Ann Voskamp claims you can only feel one type of emotion at a time.
When you feel thankful, you cannot worry or feel afraid.
That thought annoyed me when I first read it. I think it rubbed me the wrong way because it seemed too easy. I kept seeing those lists of thanksgiving everyone was making all over the internet, and I kept resisting from joining in, without even fully understanding why.
Looking back, I think it was because I didn’t believe I could have suffered through so much anxiety and fear, only to arrive at such a simple solution.
It just couldn’t be that easy.
And was it really true that you can only feel one thing at a time?
I finally gave in to the thankfulness list after reading One Thousand Gifts, and I started making my own list.
It’s been changing me, but it didn’t get rid of the fear in my life.
Where was my cure? I knew it had sounded too simple.
There has been no doubt in my mind that counting blessings makes a difference. It changes my thought patterns. It helps me to stop and notice the little things, the gifts I receive every single day.
But always, the fear remained.
I do not get worried and anxious about just anything. With me, it’s usually health-related. I first started experiencing health problems when I was 21 years old, and at a young age, I lost the ability to think I was invincible. I look around me, and see so many people who seem to think, “Those kinds of bad things don’t happen to me.”
But it does happen sometimes, and so at 21, I started to fear, because it all became real for me. For many years, it was the worst-case scenario for me, and I seemed to get stuck in the habit of expecting it.
But one spring day, I realized how unhappy and pessimistic I had become, and slowly, things started to change. I decided to choose joy, no matter what. My mind changed, and my body changed, and very slowly, I saw answers to some of those prayers I’d been praying for years, begging God for healing.
But always, the fear remained. Always expecting the worst.
My thankful list didn’t fix it.
I’ve kept on listing my gifts, and I’ve added more joy to my life, and experienced more of Jesus, but this “taking every thought captive” has been slow in coming.
Then, a few nights ago, I joined my Bible study group at church, and I was reminded all over again of the idea that we can only experience one type emotion at a time.
This time it stuck. (This time it didn’t annoy me!)
The next day, I tried the idea out. Every time my mind wanted to go down a worried, anxious path, I mentally shouted out, “One kind of emotion!” I grabbed the nearest positive thought I could find, and hung on.
Over and over, I flexed my mind muscles, stopping the bad, and hanging onto the good.
By the end of day, I was mentally exhausted. It is hard to keep things on track!
But this “one emotion at a time” idea is making sense to me right now. I think it’s what I’ve been missing as I’ve listed my one thousand gifts.
It reminds me of forcing our girls to say “thank you”. I can make them go through the motions, but I can’t make them feel true feelings of gratitude, deep down. That’s up to them.
I was going through the motions of making my list, but I was still choosing fear instead of thanksgiving.
I’ve written about my attempts to control my thoughts, and fight back fear and anxiety, many times before. Things go good for awhile, but somehow, I get off-track, and need to be reminded all over again.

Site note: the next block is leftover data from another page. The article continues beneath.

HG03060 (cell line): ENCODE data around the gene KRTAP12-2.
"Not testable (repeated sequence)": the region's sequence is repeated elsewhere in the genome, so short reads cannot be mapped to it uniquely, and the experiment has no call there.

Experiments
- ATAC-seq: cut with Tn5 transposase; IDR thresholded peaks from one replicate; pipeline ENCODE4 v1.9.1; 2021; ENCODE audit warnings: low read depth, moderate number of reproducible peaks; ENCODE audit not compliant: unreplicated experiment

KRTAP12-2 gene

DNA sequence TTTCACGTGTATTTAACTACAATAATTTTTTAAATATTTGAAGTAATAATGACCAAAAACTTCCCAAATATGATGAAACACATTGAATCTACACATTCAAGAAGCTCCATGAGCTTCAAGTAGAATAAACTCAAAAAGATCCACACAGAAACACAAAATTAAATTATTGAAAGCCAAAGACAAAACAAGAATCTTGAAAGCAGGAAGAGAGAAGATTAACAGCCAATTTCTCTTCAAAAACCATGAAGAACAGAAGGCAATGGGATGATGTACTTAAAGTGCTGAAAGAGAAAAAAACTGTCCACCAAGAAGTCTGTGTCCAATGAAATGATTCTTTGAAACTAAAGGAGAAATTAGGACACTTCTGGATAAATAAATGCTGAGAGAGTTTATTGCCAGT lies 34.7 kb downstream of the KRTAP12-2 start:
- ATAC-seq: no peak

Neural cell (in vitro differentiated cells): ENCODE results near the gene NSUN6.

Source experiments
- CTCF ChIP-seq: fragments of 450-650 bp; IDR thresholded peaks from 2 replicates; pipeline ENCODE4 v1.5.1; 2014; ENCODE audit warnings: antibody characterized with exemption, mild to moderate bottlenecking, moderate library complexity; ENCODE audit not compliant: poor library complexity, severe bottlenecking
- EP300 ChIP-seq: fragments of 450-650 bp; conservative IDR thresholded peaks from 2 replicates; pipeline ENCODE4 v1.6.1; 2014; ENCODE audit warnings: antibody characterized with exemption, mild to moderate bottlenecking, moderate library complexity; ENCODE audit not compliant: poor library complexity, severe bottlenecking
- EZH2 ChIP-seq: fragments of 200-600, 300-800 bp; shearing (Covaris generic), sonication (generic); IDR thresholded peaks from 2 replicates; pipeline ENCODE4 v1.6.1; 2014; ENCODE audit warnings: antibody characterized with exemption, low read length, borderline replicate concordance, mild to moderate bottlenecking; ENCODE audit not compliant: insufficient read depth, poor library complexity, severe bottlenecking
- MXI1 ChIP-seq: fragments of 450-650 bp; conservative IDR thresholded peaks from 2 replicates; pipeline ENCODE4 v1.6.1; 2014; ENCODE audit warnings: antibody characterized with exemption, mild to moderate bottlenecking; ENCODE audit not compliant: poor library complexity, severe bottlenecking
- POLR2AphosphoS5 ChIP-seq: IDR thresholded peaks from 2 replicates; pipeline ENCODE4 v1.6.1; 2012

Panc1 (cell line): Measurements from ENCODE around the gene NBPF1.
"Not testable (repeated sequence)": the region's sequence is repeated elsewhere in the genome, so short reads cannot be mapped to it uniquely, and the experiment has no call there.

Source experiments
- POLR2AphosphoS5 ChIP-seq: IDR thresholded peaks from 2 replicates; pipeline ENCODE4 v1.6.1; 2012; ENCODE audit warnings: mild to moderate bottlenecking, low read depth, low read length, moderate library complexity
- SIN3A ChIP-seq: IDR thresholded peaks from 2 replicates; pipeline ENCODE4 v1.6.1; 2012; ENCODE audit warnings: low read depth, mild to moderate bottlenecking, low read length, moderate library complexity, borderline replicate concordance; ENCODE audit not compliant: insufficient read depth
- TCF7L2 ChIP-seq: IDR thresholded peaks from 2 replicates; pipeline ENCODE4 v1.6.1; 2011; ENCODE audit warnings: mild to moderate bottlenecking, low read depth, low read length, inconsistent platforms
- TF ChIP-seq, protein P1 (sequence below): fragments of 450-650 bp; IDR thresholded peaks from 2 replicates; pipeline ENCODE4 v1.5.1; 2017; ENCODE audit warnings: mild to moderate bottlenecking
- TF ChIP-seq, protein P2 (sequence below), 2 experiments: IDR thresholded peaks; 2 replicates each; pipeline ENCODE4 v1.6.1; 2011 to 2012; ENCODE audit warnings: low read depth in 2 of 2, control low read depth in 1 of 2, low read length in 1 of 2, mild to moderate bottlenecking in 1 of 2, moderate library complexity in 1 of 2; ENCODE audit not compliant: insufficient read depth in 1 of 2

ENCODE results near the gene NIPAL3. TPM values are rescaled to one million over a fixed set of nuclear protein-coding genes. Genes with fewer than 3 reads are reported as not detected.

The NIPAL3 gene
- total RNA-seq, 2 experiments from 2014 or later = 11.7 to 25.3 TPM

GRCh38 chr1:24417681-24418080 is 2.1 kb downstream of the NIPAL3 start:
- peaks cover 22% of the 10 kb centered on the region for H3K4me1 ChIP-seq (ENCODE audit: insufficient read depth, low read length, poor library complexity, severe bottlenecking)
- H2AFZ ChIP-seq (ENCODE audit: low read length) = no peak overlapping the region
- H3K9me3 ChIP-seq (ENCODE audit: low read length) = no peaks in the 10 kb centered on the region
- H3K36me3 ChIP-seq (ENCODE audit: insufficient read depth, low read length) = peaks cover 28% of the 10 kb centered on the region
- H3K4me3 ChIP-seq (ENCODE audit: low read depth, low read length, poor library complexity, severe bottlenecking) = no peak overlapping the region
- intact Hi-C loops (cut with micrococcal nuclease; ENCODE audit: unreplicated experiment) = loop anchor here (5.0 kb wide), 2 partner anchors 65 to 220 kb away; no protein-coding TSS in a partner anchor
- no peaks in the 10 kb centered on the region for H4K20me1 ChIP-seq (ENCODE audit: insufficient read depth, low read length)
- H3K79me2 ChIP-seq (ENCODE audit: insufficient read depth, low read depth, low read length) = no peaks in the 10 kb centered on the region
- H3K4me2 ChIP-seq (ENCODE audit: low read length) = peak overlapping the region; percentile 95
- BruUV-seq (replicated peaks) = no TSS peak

That could be discouraging, but every time, I think it goes a bit deeper. I learn and understand a bit more, and get a little farther along on this journey.
So I’ll keep taking one step at a time, one thought at a time, one emotion at a time!
It seems so small – how does one make progress when inching along like this?
But with perfect timing, I come across these words:
“Be not afraid of going slowly; be only afraid of standing still.” – Chinese Proverb
Slow is still progress. And small is okay.
I think it’s supposed to be small. Jesus says to think about today. Today only. Staying focused on what is right here, happening right now.
Oh, that is my challenge and my prayer.
Don’t worry or be afraid of their threats. Instead, you must worship Christ as Lord of your life. (1 Peter 3:14-15)
Replace worry with worship. Fear with thanksgiving.
Obviously, I don’t do this often enough, because when I tried singing today as a way of focusing my thoughts, and choosing to worship, Kaylia looked over at me, and said, “Stop singing, Mommy. I don’t need music right now.”
Little steps, right?! We’ll get her used to it.
What are your small steps? Do you think it’s possible to experience fear and thanksgiving at the same time?
2 thoughts on “One Emotion at a Time”
Thanks, Kendra, as always for your thoughts. I agree that fear and thanksgiving cannot live in our hearts together at the same time. We truly have a choice which we let in. I too have been working (for the past..a-hem…many years) on choosing my emotions, and choosing how I respond to situations in my life. It’s hard, and I love that Chinese proverb you included in your post. That will be one I need to remember not only for myself but for all the members of my family…since sometimes I want them to embrace things a whole lot sooner than they do and I need to recognize the small steps, not just the large leaps!
On another note: my kids also ask me to stop singing or humming. At one point I realized that they thought I was singing to THEM! I started telling them that I as singing for myself, not anyone else, and that has seemed to help them tolerate it a whole lot more. So funny! Hope your kids start enjoying your joyful songs very soon! I also find humming and singing worship (and Christmas) songs to be so helpful in redirecting my heart and my day.
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